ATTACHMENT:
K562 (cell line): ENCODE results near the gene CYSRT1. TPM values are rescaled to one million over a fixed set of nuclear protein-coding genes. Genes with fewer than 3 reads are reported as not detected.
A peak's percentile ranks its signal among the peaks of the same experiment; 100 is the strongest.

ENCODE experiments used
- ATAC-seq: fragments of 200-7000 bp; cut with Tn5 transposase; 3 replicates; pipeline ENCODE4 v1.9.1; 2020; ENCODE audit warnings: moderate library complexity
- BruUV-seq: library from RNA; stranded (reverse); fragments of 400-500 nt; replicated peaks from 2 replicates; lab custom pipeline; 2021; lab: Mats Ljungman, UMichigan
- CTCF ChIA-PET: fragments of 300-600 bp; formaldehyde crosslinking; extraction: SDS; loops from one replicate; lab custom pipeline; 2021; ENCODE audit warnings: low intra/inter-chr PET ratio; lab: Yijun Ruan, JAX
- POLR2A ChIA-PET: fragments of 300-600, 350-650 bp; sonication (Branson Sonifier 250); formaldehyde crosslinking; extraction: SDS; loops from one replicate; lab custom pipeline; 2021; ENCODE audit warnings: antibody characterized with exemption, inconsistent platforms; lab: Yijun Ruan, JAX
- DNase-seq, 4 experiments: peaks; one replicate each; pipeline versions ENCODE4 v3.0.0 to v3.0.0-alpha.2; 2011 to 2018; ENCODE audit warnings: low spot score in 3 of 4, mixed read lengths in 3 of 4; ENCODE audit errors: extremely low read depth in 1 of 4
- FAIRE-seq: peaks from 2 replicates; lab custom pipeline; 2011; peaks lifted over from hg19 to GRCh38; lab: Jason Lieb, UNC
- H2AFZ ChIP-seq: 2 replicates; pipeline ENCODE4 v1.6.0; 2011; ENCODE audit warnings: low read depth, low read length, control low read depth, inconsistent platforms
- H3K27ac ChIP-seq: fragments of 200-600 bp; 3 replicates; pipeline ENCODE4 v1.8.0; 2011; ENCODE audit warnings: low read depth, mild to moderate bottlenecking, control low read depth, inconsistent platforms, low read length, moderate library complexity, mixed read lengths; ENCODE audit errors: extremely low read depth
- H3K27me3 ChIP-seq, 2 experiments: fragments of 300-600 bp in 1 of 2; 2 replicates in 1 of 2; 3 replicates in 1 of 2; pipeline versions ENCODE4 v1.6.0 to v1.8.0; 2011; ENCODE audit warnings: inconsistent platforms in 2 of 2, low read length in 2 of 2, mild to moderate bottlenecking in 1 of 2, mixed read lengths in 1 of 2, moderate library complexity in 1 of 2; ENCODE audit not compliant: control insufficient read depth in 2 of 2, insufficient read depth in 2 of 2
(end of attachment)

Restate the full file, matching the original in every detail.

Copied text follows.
K562 (cell line): ENCODE results near the gene CYSRT1. TPM values are rescaled to one million over a fixed set of nuclear protein-coding genes. Genes with fewer than 3 reads are reported as not detected.
A peak's percentile ranks its signal among the peaks of the same experiment; 100 is the strongest.

ENCODE experiments used
- ATAC-seq: fragments of 200-7000 bp; cut with Tn5 transposase; 3 replicates; pipeline ENCODE4 v1.9.1; 2020; ENCODE audit warnings: moderate library complexity
- BruUV-seq: library from RNA; stranded (reverse); fragments of 400-500 nt; replicated peaks from 2 replicates; lab custom pipeline; 2021; lab: Mats Ljungman, UMichigan
- CTCF ChIA-PET: fragments of 300-600 bp; formaldehyde crosslinking; extraction: SDS; loops from one replicate; lab custom pipeline; 2021; ENCODE audit warnings: low intra/inter-chr PET ratio; lab: Yijun Ruan, JAX
- POLR2A ChIA-PET: fragments of 300-600, 350-650 bp; sonication (Branson Sonifier 250); formaldehyde crosslinking; extraction: SDS; loops from one replicate; lab custom pipeline; 2021; ENCODE audit warnings: antibody characterized with exemption, inconsistent platforms; lab: Yijun Ruan, JAX
- DNase-seq, 4 experiments: peaks; one replicate each; pipeline versions ENCODE4 v3.0.0 to v3.0.0-alpha.2; 2011 to 2018; ENCODE audit warnings: low spot score in 3 of 4, mixed read lengths in 3 of 4; ENCODE audit errors: extremely low read depth in 1 of 4
- FAIRE-seq: peaks from 2 replicates; lab custom pipeline; 2011; peaks lifted over from hg19 to GRCh38; lab: Jason Lieb, UNC
- H2AFZ ChIP-seq: 2 replicates; pipeline ENCODE4 v1.6.0; 2011; ENCODE audit warnings: low read depth, low read length, control low read depth, inconsistent platforms
- H3K27ac ChIP-seq: fragments of 200-600 bp; 3 replicates; pipeline ENCODE4 v1.8.0; 2011; ENCODE audit warnings: low read depth, mild to moderate bottlenecking, control low read depth, inconsistent platforms, low read length, moderate library complexity, mixed read lengths; ENCODE audit errors: extremely low read depth
- H3K27me3 ChIP-seq, 2 experiments: fragments of 300-600 bp in 1 of 2; 2 replicates in 1 of 2; 3 replicates in 1 of 2; pipeline versions ENCODE4 v1.6.0 to v1.8.0; 2011; ENCODE audit warnings: inconsistent platforms in 2 of 2, low read length in 2 of 2, mild to moderate bottlenecking in 1 of 2, mixed read lengths in 1 of 2, moderate library complexity in 1 of 2; ENCODE audit not compliant: control insufficient read depth in 2 of 2, insufficient read depth in 2 of 2